ACA 2021 Virtual Conference - June 7-11, 2021
The ACA 2021 Annual conference is approaching fast! In the Field: The ACA blog is featuring the profile of a few members who will be presenting at the conference, June 7-11, 2021. Today we are featuring the profile of Annaëlle Winand, PhD candidate at the École de bibliothéconomie et des sciences de l’information de l’Université de Montréal.
[Black and white portrait of Annaëlle Winand in front of a "Creature from the Black Lagoon" poster]
Title of your presentation to the ACA 2021 conference?
What’s in Between? Archive(s) and the Unarchived and Unarchivable Space of Found Footage Cinema
Can you walk us through your academic and professional path?
Back in Belgium, where I am from, I studied history. After I graduated, I taught for a very short time in secondary school before deciding to go back to university to specialize in archival science. I was then hired by the Archives of the University of Louvain-la-Neuve where I worked as an archivist for a little more than two years.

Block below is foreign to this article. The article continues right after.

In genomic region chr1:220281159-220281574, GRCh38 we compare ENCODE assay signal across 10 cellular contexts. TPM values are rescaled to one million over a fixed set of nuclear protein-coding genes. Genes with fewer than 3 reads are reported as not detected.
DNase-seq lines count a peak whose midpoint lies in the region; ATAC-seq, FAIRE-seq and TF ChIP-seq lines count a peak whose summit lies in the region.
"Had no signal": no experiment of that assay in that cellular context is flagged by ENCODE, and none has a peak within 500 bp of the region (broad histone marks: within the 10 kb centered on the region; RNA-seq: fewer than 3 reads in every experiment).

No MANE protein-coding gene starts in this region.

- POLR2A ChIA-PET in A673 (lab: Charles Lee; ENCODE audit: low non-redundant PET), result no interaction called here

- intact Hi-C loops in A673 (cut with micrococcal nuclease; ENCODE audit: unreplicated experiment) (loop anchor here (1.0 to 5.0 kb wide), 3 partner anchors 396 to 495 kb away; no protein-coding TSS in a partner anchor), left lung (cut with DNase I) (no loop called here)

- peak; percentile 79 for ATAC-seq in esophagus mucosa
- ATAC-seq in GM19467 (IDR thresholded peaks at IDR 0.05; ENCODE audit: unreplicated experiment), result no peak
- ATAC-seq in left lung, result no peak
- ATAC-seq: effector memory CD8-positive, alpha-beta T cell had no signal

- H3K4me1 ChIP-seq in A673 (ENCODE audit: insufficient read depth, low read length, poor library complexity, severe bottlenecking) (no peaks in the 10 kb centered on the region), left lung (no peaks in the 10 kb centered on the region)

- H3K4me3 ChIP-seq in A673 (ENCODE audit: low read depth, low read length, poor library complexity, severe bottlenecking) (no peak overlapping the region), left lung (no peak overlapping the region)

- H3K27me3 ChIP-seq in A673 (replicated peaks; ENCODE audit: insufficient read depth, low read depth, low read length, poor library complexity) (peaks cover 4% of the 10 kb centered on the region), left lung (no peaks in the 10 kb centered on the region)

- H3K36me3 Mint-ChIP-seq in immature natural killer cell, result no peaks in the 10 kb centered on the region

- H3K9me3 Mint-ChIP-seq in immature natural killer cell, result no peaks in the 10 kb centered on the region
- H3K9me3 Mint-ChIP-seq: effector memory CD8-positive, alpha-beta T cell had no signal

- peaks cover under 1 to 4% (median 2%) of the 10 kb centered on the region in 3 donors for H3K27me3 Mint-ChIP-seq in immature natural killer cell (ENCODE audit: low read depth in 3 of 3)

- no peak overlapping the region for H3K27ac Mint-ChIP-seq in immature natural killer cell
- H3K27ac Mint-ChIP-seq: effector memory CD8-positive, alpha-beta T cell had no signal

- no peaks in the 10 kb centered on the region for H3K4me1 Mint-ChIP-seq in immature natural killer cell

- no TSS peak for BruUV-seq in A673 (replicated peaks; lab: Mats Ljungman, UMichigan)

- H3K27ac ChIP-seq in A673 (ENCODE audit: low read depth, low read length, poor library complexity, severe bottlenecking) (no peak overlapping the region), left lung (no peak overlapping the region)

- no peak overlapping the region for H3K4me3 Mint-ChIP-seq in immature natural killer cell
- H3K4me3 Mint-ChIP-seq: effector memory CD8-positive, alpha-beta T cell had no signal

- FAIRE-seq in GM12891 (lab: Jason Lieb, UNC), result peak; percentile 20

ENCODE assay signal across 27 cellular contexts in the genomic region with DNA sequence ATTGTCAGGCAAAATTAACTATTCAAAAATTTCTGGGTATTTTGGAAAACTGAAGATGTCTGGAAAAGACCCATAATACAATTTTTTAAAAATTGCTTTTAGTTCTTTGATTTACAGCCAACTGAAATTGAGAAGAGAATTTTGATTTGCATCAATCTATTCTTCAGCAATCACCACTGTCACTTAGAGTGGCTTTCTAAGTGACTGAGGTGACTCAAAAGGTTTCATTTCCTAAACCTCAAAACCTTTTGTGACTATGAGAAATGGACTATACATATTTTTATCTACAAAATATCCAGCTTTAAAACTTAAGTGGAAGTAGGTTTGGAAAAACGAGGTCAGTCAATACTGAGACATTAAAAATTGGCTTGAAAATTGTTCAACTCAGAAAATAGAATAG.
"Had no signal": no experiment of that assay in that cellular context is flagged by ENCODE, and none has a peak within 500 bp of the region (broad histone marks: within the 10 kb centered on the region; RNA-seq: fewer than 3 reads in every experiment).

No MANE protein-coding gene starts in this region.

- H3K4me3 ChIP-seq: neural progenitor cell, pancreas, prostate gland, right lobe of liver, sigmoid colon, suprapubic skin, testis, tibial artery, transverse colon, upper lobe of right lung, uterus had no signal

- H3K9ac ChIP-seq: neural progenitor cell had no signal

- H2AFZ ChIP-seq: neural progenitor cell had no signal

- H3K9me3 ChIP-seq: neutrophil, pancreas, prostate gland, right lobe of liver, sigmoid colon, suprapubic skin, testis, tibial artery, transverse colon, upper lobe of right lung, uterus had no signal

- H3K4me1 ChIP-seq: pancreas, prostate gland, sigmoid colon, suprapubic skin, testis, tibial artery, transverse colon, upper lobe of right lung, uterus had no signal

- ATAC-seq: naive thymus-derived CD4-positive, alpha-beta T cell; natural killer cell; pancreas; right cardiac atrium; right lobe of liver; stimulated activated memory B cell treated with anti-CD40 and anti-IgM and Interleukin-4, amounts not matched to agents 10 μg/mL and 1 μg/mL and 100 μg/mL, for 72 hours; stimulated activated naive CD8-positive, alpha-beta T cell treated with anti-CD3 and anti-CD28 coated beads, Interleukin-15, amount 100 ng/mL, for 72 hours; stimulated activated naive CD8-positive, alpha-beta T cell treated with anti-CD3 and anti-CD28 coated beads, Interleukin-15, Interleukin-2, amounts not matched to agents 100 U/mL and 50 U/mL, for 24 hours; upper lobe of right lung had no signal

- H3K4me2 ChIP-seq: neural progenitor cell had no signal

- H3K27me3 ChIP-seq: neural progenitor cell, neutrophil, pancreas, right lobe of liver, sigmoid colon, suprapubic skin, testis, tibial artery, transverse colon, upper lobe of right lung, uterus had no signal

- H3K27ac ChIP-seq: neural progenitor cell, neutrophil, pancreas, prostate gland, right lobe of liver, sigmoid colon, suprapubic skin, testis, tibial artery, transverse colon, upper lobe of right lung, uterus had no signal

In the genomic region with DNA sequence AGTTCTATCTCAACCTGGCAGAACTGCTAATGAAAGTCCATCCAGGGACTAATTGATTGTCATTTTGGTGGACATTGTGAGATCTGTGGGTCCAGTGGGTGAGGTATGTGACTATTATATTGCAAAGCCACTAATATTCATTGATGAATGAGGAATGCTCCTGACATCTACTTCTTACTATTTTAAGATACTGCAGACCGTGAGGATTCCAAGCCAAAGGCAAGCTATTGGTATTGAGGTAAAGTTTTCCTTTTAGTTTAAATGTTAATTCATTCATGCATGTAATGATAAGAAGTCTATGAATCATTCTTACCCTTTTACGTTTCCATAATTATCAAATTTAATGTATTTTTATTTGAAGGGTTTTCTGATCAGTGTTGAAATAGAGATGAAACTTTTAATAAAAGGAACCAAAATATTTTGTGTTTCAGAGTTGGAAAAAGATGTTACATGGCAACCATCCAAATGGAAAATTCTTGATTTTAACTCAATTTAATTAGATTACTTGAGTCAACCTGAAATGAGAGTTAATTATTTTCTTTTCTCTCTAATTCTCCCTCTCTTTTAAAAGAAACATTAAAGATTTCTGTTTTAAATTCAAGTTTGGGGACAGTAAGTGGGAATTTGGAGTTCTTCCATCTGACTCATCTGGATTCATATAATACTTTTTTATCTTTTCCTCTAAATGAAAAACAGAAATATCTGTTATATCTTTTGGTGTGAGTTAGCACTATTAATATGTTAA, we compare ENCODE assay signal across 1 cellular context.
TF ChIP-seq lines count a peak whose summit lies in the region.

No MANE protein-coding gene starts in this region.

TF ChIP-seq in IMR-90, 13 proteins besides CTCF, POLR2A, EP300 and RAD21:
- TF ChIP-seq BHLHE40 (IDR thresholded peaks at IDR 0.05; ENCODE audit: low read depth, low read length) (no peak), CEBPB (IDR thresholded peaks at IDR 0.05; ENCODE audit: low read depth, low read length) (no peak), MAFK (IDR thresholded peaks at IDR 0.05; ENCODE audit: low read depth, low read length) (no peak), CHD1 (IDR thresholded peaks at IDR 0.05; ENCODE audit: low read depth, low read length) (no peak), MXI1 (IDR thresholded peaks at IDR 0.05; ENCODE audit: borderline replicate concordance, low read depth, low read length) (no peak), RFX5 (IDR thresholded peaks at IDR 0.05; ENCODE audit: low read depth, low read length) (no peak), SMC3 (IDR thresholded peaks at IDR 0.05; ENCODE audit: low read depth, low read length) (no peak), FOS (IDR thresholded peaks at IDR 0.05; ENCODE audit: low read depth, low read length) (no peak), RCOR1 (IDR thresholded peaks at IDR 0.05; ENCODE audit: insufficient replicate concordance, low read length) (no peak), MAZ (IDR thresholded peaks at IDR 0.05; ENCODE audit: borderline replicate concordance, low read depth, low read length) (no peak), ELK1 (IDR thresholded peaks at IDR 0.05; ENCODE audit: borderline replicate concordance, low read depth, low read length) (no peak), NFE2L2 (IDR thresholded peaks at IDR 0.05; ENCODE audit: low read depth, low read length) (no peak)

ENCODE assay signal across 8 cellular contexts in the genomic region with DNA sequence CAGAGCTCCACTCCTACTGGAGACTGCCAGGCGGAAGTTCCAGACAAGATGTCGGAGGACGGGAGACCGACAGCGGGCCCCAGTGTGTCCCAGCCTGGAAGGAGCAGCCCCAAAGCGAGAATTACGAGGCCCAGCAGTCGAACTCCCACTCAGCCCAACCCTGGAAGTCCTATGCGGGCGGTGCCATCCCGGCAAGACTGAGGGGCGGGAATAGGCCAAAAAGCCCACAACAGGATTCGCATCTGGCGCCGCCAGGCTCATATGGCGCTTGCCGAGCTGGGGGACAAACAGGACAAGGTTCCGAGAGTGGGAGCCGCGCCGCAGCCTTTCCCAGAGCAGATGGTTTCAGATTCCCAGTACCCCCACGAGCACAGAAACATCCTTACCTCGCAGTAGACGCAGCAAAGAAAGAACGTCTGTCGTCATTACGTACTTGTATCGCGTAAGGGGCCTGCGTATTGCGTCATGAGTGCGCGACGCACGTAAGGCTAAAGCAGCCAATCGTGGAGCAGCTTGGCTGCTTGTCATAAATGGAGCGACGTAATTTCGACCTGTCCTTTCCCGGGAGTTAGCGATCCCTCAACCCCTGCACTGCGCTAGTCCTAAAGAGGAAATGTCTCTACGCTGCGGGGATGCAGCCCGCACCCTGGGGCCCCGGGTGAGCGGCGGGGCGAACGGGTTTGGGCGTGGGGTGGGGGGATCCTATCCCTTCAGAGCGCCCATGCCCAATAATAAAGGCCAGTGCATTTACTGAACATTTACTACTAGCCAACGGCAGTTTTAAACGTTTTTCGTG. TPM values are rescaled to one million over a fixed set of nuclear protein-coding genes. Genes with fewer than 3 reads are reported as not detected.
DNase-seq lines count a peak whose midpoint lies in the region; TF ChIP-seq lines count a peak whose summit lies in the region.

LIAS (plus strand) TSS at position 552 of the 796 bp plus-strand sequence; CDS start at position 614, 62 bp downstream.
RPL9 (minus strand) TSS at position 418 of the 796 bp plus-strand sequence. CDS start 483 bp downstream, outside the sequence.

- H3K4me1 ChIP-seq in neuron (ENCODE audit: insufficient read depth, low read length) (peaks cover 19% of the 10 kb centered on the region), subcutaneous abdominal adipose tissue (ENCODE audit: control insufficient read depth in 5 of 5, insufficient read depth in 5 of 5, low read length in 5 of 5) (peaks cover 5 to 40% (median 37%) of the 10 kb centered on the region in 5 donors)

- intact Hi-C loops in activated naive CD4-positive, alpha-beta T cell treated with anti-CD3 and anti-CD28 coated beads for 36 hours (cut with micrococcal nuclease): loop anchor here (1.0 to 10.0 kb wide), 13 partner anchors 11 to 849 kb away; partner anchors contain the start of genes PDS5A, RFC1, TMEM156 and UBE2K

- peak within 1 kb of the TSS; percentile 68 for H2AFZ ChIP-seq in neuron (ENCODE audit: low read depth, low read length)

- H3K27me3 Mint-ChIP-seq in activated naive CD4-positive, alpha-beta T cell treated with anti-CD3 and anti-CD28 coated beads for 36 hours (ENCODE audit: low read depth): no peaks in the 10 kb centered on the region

What brought you to the field of archival studies and practice?
I always tell the same (true!) story: at some point in my life, I declared that I wanted to work with “dead things”… How wrong was I? More seriously, while studying history, I was always working in and with archives. When I decided to re-orient my career it felt quite natural to study the very material I have been involved with for so long. The Archives were also a place I liked, and I was curious about what felt like “behind the scenes” of such institutions.
What do the theme of the ACA 2021 conference, “Home Improvement: Building Archives Through Change,” means to you in terms of overall archival orientations and practice?
The theme clearly resonates with archivists trying to be more introspective, asking what we should do about the power dynamics that exists at the core of our work. But it also asks the question: what is home? What archives have we been building so far? Does it need improvement, renovation or, more radically, foundational work? I am truly looking forward to discussing these important questions during the conferences.
Can you tell us about your research approach and perspectives?
My work emerges from the “exploitation” framework studied by Yvon Lemay and Anne Klein, which places the uses of archives as an integral part of their trajectory. What especially interests me is the non-traditional uses of archives (or material that is called archives) and how they reveal blind spots in archival science. My dissertation, for example, explores the notions of the unarchived and the unarchivable through absence, invisible, forbidden, and unthinkable.
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